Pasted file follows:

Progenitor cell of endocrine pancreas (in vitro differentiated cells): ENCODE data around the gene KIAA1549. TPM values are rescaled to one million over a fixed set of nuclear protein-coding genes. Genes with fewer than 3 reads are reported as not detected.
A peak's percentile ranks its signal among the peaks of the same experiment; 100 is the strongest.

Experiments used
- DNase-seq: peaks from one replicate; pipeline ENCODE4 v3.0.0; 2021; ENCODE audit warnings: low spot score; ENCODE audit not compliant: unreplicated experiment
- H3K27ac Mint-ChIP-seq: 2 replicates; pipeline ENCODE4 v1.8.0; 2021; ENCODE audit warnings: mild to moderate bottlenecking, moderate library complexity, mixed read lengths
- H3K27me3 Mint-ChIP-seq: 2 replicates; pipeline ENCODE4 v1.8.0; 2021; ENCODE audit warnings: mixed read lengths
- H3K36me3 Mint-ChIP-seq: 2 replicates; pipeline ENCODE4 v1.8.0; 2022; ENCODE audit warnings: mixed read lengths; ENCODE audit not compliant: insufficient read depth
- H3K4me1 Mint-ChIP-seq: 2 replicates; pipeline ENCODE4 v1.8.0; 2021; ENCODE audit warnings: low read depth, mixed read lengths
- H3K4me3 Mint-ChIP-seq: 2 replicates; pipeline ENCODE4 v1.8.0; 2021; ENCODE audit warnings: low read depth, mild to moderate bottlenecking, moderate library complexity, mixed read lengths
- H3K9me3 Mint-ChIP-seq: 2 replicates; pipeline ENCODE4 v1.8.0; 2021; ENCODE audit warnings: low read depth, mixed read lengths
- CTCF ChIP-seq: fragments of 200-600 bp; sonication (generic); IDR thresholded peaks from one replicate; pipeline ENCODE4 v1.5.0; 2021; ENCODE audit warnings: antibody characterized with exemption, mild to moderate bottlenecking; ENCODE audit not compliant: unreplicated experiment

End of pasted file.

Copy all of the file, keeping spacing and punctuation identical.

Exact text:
Progenitor cell of endocrine pancreas (in vitro differentiated cells): ENCODE data around the gene KIAA1549. TPM values are rescaled to one million over a fixed set of nuclear protein-coding genes. Genes with fewer than 3 reads are reported as not detected.
A peak's percentile ranks its signal among the peaks of the same experiment; 100 is the strongest.

Experiments used
- DNase-seq: peaks from one replicate; pipeline ENCODE4 v3.0.0; 2021; ENCODE audit warnings: low spot score; ENCODE audit not compliant: unreplicated experiment
- H3K27ac Mint-ChIP-seq: 2 replicates; pipeline ENCODE4 v1.8.0; 2021; ENCODE audit warnings: mild to moderate bottlenecking, moderate library complexity, mixed read lengths
- H3K27me3 Mint-ChIP-seq: 2 replicates; pipeline ENCODE4 v1.8.0; 2021; ENCODE audit warnings: mixed read lengths
- H3K36me3 Mint-ChIP-seq: 2 replicates; pipeline ENCODE4 v1.8.0; 2022; ENCODE audit warnings: mixed read lengths; ENCODE audit not compliant: insufficient read depth
- H3K4me1 Mint-ChIP-seq: 2 replicates; pipeline ENCODE4 v1.8.0; 2021; ENCODE audit warnings: low read depth, mixed read lengths
- H3K4me3 Mint-ChIP-seq: 2 replicates; pipeline ENCODE4 v1.8.0; 2021; ENCODE audit warnings: low read depth, mild to moderate bottlenecking, moderate library complexity, mixed read lengths
- H3K9me3 Mint-ChIP-seq: 2 replicates; pipeline ENCODE4 v1.8.0; 2021; ENCODE audit warnings: low read depth, mixed read lengths
- CTCF ChIP-seq: fragments of 200-600 bp; sonication (generic); IDR thresholded peaks from one replicate; pipeline ENCODE4 v1.5.0; 2021; ENCODE audit warnings: antibody characterized with exemption, mild to moderate bottlenecking; ENCODE audit not compliant: unreplicated experiment